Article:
What is carpal tunnel syndrome?
Carpal tunnel syndrome is a common, painful disorder of the wrist and hand.
How does carpal tunnel occur?
Carpal tunnel syndrome is caused by pressure on the median nerve in your wrist. People who use their hands and wrists repeatedly in the same way (for example, illustrators, carpenters, and kitchen workers) tend to develop carpal tunnel syndrome.
Pressure on the nerve may also be caused by a fracture or other injury, which may cause inflammation and swelling. In addition, pressure may be caused by inflammation and swelling associated with arthritis and diabetes. Carpal tunnel syndrome can also occur during pregnancy.
What are the symptoms?
The symptoms of carpal tunnel include:
- pain, numbness, or tingling in your hand and wrist, especially in the thumb and index and middle fingers; pain may radiate up into the forearm towards your shoulder
- increased pain with the increased use of your hand, such as when you are driving or reading a book
- increased pain at night
- weak grip and tendency to drop objects held in the hand
- sensitivity to cold
- muscle deterioration especially in the thumb (in later stages).
How is carpal tunnel diagnosed?
A practitioner will review your symptoms, examine you, and discuss the ways you use your hands. They may also do the following tests:
- They may tap the inside middle of your wrist over the median nerve. You may feel pain or a sensation like an electric shock.
- You may be asked to bend your wrist down for one minute to see if this causes symptoms.
- They may arrange to test the response of your nerves and muscles to electrical stimulation.
How is it treated?
If you have a disease that is causing carpal tunnel syndrome (such as rheumatoid arthritis), treatment of the disease may relieve your symptoms.
Other treatment focuses on relieving irritation and pressure on the nerve in your wrist. To relieve pressure your practitioner may suggest:
- Restricting the use of your hand or changing the way you use it
- Changing your work station (the position of your desk, computer, and chair) to one that irritates your wrist less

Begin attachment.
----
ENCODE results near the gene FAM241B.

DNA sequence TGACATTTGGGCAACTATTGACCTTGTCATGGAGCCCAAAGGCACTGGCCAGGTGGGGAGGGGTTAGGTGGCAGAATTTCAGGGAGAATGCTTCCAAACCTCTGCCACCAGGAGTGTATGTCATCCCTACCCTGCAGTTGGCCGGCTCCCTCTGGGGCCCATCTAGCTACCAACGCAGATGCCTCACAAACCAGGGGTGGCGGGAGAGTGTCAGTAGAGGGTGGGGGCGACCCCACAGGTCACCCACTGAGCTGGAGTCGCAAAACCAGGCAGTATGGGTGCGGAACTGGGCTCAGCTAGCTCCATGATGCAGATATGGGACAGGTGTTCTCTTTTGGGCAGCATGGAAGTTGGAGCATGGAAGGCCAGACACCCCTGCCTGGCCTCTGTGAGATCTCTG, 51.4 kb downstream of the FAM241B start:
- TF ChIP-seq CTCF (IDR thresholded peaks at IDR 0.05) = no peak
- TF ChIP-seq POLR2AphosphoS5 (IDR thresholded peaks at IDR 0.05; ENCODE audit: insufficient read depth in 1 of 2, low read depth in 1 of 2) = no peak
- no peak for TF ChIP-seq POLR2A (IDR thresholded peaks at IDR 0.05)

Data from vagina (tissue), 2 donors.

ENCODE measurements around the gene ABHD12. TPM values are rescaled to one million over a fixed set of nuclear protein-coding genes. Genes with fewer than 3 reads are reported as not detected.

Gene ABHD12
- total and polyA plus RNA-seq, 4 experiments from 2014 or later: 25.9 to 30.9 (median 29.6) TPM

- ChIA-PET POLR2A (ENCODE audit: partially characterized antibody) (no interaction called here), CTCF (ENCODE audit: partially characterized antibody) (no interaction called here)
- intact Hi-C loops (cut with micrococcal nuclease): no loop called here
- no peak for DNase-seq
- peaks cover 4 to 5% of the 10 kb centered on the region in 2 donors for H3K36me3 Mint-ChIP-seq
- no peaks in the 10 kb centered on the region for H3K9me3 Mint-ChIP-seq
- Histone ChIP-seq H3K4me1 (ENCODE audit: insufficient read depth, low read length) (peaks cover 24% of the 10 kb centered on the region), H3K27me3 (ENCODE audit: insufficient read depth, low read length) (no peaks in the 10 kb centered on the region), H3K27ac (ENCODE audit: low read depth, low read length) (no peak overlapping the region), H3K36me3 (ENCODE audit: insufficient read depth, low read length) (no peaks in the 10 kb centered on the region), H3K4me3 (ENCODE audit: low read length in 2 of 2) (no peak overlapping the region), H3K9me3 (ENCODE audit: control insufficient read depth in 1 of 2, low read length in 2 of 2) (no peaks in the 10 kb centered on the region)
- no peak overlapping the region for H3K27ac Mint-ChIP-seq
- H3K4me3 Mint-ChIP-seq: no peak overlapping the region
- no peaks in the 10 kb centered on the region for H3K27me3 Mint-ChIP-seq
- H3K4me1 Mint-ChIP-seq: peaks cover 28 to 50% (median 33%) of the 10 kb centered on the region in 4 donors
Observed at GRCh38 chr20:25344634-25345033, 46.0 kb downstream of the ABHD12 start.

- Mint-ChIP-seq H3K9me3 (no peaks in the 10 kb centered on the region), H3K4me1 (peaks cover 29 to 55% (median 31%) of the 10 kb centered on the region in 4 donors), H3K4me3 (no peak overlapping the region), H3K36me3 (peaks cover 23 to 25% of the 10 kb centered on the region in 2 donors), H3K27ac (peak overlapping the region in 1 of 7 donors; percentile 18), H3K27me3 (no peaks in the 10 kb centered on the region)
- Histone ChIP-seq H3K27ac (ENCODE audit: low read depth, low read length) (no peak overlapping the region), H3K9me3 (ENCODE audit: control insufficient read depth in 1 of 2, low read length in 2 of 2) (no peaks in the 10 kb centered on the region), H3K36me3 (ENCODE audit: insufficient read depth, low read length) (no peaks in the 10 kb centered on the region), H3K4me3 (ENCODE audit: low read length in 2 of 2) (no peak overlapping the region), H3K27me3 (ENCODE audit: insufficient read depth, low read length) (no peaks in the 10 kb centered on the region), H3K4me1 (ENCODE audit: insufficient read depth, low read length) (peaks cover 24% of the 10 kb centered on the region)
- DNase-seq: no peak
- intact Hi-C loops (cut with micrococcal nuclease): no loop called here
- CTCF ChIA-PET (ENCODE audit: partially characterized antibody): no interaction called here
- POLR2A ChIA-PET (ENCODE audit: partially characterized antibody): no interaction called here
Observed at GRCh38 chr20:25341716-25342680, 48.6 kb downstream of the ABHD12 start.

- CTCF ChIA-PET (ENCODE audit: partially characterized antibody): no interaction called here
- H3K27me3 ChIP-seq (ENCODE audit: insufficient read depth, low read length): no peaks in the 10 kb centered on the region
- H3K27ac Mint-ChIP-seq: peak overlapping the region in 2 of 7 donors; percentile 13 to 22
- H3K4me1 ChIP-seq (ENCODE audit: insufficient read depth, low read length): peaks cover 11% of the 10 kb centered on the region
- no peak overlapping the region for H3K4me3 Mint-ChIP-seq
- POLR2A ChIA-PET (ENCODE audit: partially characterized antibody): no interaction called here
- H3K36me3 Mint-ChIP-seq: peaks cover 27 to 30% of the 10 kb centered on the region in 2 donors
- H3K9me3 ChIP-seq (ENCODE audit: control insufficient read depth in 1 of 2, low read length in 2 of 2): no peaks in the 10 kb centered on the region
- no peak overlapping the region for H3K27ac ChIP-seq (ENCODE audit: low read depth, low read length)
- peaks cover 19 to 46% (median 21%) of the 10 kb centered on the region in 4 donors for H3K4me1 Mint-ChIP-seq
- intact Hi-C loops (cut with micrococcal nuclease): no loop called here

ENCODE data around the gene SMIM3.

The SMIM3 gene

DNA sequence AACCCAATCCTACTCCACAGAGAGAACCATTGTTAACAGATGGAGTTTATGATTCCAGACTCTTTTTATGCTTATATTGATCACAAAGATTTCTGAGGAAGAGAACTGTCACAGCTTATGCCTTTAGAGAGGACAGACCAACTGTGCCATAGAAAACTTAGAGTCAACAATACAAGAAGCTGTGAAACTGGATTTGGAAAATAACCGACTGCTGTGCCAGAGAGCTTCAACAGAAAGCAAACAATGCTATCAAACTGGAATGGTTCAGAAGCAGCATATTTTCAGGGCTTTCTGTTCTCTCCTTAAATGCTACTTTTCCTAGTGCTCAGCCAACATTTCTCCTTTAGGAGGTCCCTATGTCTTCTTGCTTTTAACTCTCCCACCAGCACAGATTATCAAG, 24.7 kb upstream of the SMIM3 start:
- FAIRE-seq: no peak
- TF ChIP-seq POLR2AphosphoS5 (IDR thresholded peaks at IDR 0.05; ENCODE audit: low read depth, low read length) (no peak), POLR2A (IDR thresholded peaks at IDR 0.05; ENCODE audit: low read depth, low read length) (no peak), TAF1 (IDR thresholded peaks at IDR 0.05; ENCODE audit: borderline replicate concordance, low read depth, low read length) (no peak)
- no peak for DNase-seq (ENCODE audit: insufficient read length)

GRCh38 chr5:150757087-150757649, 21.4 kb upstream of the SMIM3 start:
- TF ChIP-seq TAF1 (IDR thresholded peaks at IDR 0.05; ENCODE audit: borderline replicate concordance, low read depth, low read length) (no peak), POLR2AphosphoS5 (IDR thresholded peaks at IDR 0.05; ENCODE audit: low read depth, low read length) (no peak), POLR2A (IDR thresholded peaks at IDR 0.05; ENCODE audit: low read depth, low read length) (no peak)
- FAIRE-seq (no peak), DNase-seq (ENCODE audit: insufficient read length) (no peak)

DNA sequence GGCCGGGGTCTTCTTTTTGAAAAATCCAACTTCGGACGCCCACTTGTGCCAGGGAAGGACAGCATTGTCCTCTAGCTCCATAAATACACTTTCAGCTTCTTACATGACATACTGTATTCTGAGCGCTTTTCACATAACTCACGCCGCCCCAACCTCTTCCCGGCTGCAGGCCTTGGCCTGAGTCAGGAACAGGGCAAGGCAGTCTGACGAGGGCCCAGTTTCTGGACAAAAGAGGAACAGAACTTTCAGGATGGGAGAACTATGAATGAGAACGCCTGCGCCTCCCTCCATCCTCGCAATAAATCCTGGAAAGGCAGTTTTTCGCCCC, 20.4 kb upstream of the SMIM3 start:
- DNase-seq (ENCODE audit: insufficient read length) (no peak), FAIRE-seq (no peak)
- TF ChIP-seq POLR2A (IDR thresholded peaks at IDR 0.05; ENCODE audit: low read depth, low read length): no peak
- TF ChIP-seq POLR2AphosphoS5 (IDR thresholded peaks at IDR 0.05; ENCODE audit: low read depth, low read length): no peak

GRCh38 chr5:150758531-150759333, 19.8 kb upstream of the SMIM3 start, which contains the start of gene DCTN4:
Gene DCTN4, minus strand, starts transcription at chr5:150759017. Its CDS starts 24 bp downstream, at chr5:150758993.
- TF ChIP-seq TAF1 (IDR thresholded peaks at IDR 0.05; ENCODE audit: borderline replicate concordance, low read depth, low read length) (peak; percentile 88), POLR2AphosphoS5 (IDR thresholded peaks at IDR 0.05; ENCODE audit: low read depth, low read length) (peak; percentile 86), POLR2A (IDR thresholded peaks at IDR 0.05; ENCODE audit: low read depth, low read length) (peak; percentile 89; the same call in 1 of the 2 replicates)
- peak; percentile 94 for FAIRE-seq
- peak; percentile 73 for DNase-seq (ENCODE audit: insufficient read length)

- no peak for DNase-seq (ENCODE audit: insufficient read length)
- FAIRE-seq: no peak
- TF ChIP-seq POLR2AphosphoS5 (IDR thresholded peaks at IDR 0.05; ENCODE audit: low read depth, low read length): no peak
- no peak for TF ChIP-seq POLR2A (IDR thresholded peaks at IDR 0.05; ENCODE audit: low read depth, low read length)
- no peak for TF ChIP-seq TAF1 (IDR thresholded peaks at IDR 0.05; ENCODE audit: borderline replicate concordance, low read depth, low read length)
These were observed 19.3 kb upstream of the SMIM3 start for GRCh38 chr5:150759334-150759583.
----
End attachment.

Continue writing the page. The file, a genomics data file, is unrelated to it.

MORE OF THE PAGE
- Looking at the surrounding muscles, joints and ligaments to assess and treat any tension or pressure that could be contributing to pain and irritation
How long will the effects last?
How long the symptoms of carpal tunnel syndrome last depends on the cause and your response to treatment. Sometimes the symptoms disappear without any treatment, or they may be relieved by nonsurgical treatment. Surgery may be necessary to relieve the symptoms if they do not respond to treatment in extreme scenarios. Symptoms of carpal tunnel syndrome that occur during pregnancy usually disappear following delivery.
How can I take care of myself?
Follow your practitioner’s recommendations. Also, try the following:
- Elevate your arm with pillows when you lie down or when you’re sleeping.
- Avoid activities that overuse your hand.
- When you use a computer mouse, use it with the hand that does not have carpal tunnel syndrome.
- Find a different way to use your hand by using another tool or try to use the other hand.
When can I return to my normal activities?
Everyone recovers from an injury at a different rate. Return to your activities will be determined by how soon your pain and irritation recovers, not by how many days or weeks it has been since your injury has occurred. In general, the longer you have symptoms before you start treatment, the longer it will take to get better. The goal of rehabilitation is to return you to your normal activities as soon as is safely possible. If you return too soon you may worsen your injury.
You may return to your activities when you are able to painlessly grip objects and have a full range of motion and strength back in your forearm and wrist.
What can I do to help prevent carpal tunnel syndrome?
If you do very repetitive work with your hands, make sure that your hands and wrists are comfortable when you are using them. Take regular breaks from the repetitive motion. Avoid resting your wrists on hard or ridged surfaces for prolonged periods.
- Try strengthening your grip using exercises like deadlifts and pull-ups
- If you have a disease that is associated with carpal tunnel syndrome, effective treatment of the disease might help prevent this condition.
Services Sports Medicine Clinic offers include:
- Osteopathy with Dr. Sami Karam, Senior Osteopath or Dr. Robert Korac
- Chiropractic with Dr. Fadi Habanbou, Chiropractor, or Dr. Guy Finch, Chiropractor
- Massage Therapy with Daniel Salameh, Remedial Therapist and Adam Rizk Sports & Remedial Massage Therapist
- Physiotherapy with Elizabeth Saad. Physiotherapist
- You may also be interested in Cupping Therapy or Dry Needling
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